Be on the lookout for an introduced invasive plant recently found in Hopkinsville. The plant identified as Tropical Soda Apple (Solanum viarum) is a perennial broadleaf native to Brazil, Argentina, Paraguay and Uruguay. Identification was confirmed from plants submitted to the University of Kentucky Weed Science Herbarium.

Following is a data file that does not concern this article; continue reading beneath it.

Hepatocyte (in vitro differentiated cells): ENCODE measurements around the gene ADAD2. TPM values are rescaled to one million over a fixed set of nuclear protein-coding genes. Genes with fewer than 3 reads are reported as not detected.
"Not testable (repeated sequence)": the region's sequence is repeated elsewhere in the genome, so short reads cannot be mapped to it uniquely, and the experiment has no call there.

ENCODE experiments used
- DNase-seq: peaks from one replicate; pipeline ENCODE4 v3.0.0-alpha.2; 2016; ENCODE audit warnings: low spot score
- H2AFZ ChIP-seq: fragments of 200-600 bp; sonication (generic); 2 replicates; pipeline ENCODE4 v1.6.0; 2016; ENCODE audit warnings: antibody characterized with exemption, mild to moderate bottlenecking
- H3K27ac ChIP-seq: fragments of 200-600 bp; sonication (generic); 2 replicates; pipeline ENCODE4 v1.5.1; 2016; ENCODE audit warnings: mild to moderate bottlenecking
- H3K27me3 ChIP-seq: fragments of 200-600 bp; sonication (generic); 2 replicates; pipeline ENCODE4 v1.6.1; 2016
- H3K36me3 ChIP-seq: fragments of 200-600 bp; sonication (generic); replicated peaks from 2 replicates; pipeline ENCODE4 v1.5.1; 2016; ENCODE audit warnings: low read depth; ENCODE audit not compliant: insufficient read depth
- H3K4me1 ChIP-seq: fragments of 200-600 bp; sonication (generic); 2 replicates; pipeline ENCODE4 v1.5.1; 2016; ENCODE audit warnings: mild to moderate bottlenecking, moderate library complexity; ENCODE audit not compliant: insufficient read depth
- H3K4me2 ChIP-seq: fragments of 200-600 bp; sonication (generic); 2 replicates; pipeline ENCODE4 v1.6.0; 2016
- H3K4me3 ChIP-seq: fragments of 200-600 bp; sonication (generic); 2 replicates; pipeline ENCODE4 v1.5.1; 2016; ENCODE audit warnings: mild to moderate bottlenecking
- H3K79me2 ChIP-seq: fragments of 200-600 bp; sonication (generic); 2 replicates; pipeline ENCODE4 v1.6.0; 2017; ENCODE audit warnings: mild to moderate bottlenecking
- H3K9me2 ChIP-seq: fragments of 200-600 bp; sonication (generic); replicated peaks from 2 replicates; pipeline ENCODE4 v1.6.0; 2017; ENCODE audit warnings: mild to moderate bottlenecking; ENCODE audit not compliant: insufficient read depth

Tropical Soda Apple was first discovered in the United States in 1988 in pastureland in south Florida. The route of initial introduction into the U.S. is specifically unknown but may have been through cattle imported from Brazil (ca. 1985) accidentally carrying undigested TSA seed. Since its introduction into the United States, TSA has rapidly spread to grazed pasturelands and natural ecosystems. This weed has been reported in nine states within the southeastern U.S., which includes Florida and Mississippi where it was first observed, plus Pennsylvania. TSA is known to be spread by livestock and wildlife that consume the fruit, as well as, through hay, sod, grass seeds and composted manure. The introduction observed in Hopkinsville is thought to have been from bagged pine needle mulch purchased from a garden center associated with a national hardware store, which provides an opportunity for widespread distribution. According to the homeowner, a number of new seedlings plants have emerged throughout the summer from the mulched landscape area.